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February 17, 2006
Today's eMo is really two different meditations on texts that will be read in many churches this Sunday. The first is the usual sermon preparation eMo. The second is intended for preachers who wish to focus their congregations' attention on the Church's ministry to the poor and victims of natural disasters or war, through the work of Episcopal Relief and Development. As with all the eMos, preachers and teachers are welcome to borrow, with the usual attribution. No further permission is necessary.

Illness, Sin and Cure

Which is easier, to say to the paralytic, `Your sins are forgiven,' or to say, `Stand up and take your mat and walk'?
Mark 2:9

This three-way encounter -- Jesus, the paralytic and the scribes muttering to themselves -- is a watershed teaching moment for the scribes, just in case they're interested in one. They have the opportunity to exchange one model of disease and its causes for another.

Jesus begins with the old one, the one the scribes use: the reason people get sick is because they've done something wrong. It's all over the psalms, and frames the essential conundrum of the book of Job -- what did I do to deserve this? The paralytic must have gotten himself into this, and Jesus gives him a chance to get out in traditional terms: Your sins are forgiven.

Nothing happens. The man continues to lie there on his mat, surrounded by ceiling rubble.

Hmmmn. If it is his sins that have gotten the man into this state, as the scribes assume, then Jesus isn't having much luck in healing him by forgiving them. We are far from God, the God who tosses our trials down from heaven in a neat equation between our error and our suffering. Who is this, who presumes to erase it?

And Jesus senses their question, although they seem not to have spoken it aloud. With one stroke of blessing, he destroys something they have always thought was true. Which is easier? To say, your sins are forgiven? Or to say, take up your bed and walk?

It was much easier for them to assume that what they had always thought about illness was true. They thought they knew why the man was ill, but they were wrong. Jesus lifts the healing of the paralytic entirely out of the arena of sin and punishment and into the neighborhood of grace.

We love to think we know what's going on. We even prefer our old ideas if they are unpleasant and hurtful -- at least they're ours. they're the ones we know. We don't want new information -- we just want our old assumptions confirmed.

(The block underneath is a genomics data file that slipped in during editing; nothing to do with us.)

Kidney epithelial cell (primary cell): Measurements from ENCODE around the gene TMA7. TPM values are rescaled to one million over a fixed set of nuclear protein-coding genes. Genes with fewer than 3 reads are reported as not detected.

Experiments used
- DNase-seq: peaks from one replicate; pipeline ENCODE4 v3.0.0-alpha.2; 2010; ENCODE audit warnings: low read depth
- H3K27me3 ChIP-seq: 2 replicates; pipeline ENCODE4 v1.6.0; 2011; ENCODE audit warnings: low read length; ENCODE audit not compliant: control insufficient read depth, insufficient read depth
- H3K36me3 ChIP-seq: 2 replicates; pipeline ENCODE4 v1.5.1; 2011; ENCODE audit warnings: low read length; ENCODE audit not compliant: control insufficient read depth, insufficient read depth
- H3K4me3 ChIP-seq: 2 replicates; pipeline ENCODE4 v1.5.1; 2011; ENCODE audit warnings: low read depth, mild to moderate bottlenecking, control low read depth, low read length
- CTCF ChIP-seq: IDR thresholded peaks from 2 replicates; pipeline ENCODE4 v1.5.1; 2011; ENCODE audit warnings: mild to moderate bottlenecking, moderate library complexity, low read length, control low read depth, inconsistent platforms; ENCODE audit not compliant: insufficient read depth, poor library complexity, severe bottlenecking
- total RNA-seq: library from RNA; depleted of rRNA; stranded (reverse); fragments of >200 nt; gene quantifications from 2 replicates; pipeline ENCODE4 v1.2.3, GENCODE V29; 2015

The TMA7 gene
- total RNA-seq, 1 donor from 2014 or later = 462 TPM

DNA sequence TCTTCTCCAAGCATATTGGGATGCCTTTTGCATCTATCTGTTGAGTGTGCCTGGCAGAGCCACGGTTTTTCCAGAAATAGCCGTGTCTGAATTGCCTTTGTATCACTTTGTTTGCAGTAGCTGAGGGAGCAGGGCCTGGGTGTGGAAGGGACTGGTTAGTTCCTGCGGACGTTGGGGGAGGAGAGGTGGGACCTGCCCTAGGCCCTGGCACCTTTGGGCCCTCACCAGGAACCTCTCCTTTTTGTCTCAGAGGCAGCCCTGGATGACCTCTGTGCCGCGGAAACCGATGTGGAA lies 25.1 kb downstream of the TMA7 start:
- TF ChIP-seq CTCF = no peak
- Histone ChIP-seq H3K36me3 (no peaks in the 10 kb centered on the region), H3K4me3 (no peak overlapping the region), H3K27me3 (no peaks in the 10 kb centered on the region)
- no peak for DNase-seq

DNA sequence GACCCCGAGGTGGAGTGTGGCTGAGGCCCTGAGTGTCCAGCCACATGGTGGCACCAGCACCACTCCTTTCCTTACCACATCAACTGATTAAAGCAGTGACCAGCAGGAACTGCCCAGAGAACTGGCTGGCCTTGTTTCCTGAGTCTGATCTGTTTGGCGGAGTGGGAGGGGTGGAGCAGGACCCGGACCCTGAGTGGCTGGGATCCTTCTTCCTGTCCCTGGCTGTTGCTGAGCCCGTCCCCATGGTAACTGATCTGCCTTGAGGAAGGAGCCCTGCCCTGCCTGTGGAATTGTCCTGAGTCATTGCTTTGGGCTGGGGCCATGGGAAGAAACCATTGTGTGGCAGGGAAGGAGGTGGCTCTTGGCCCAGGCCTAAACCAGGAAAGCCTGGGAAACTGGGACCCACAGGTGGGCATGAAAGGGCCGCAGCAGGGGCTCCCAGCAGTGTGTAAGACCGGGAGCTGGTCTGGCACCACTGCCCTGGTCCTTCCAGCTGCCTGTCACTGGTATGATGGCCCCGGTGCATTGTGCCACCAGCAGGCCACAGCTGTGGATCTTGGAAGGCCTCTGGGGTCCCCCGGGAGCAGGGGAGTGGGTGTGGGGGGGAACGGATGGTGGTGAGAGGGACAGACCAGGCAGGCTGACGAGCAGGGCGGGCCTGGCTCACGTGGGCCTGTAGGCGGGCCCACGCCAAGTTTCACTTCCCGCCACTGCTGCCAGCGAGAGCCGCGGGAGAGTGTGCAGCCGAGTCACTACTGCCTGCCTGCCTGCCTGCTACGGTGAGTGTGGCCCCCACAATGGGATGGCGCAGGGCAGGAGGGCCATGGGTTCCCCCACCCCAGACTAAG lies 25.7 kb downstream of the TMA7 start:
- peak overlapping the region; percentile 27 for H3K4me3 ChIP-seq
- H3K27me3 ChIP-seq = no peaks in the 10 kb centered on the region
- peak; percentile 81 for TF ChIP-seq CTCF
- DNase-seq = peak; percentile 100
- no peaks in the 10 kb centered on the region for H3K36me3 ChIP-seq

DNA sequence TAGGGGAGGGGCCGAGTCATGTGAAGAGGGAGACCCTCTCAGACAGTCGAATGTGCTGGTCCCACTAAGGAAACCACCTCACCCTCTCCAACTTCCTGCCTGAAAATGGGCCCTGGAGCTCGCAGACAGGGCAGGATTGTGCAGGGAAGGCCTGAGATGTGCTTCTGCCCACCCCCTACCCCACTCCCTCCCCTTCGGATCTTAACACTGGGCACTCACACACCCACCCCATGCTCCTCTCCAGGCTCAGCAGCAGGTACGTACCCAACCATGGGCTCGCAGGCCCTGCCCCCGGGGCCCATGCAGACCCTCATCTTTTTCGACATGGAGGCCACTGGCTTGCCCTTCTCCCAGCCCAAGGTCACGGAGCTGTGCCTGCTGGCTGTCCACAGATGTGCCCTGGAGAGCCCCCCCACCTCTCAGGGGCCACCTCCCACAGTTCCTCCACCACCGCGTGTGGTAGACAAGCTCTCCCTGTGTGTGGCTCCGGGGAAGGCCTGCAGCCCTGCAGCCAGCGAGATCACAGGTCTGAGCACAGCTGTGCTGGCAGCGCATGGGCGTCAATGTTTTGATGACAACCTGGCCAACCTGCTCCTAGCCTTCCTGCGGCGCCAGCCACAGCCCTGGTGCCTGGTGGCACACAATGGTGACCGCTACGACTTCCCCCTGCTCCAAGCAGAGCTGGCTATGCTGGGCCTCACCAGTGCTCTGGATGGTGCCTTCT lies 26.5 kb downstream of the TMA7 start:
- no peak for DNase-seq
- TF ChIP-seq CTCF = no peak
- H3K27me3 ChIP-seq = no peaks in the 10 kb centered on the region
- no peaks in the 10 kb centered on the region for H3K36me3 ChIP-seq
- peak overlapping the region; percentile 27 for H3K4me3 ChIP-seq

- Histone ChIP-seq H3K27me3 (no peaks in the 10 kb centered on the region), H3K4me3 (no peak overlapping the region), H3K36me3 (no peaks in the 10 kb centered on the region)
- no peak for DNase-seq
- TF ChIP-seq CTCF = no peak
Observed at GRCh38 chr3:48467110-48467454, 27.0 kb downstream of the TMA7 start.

Forget it. We're not going to get away without an encounter with Jesus. We won't be able just to phone it in, counting on Jesus to rubber stamp the things we think we know about the world and God's ways with it. Not having your life changed is not on the table; the past is closed now, whatever it was, and we need to move on into the future. Here is what the future will be: the lame will walk. The ones who sinned and the ones who didn't. Illness and pain aren't about that, not in any neat and orderly way.

Oh, and another thing: sins will be forgiven anyway. They do carry their own painful consequences, even if they don't cause the common cold or the broken leg. But they are not permanent parts of who we are. We can lay them down at the feet of Christ any time we want to.

Isaiah 43:18-25
2 Corinthians 1:18-22
Mark 2:1-12
Psalm 32 or 32:1-8
And here is the ERD meditation:

Water To My Chosen People

For I give water in the wilderness, rivers in the desert, to give drink to my chosen people...
Isaiah 43:18-25

No water, no life. Humans beings must have it, and so must every other living thing on earth.

But it has to be clean, or we just exchange one form of death for another. There must be clean water to drink, or waterborne diseases -- polio, encephalitis, meningitis, hepatitis, cholera and typhoid fever all come from microbes that live in impure water -- will kill or maim large numbers of the world's children. Malaria-bearing mosquitoes breed in standing water, and more than a million children die of it every year. The parasite that causes river blindness breeds in water, too: six million people have the disease, and another 500 million live near and regularly use water in which the parasite swims. Simple diarrhea is the largest single cause of death worldwide among children under five, killing 3-4 million every year, and it comes from unclean water.

A bitter irony: we need water to live, but children in poor countries are being killed by their water supply. They're dying from the very thing they need to live. Such a symmetry is too ugly for us to bear.

But there is another symmetry, a graceful one: the means by which much of these deaths of impoverished children can be prevented are modest, simple. They are within the means of people who have hardly any means at all. Episcopal Relief and Development supports local trainers who educate families and villages about securing a safe water supply in many poor countries, such as Honduras and El Salvador, and in places where natural disaster has interrupted the supply of clean water, like South India and other areas continuing to deal with the effects of the Indian Ocean tsunami.

Boil your water. Wash your hands carefully -- and your face, too, against river blindness. Locate your well away from where you dig your latrine. Cover your rain barrel so mosquitoes can't use it as a nursery. Not rocket science, these measures, and almost free -- a dollar goes a long way in these simple but crucial strategies to protect the water God has given us.

To learn more about ERD's work or to make a donation, visit or telephone 1-800-334-7626, ext 5129.
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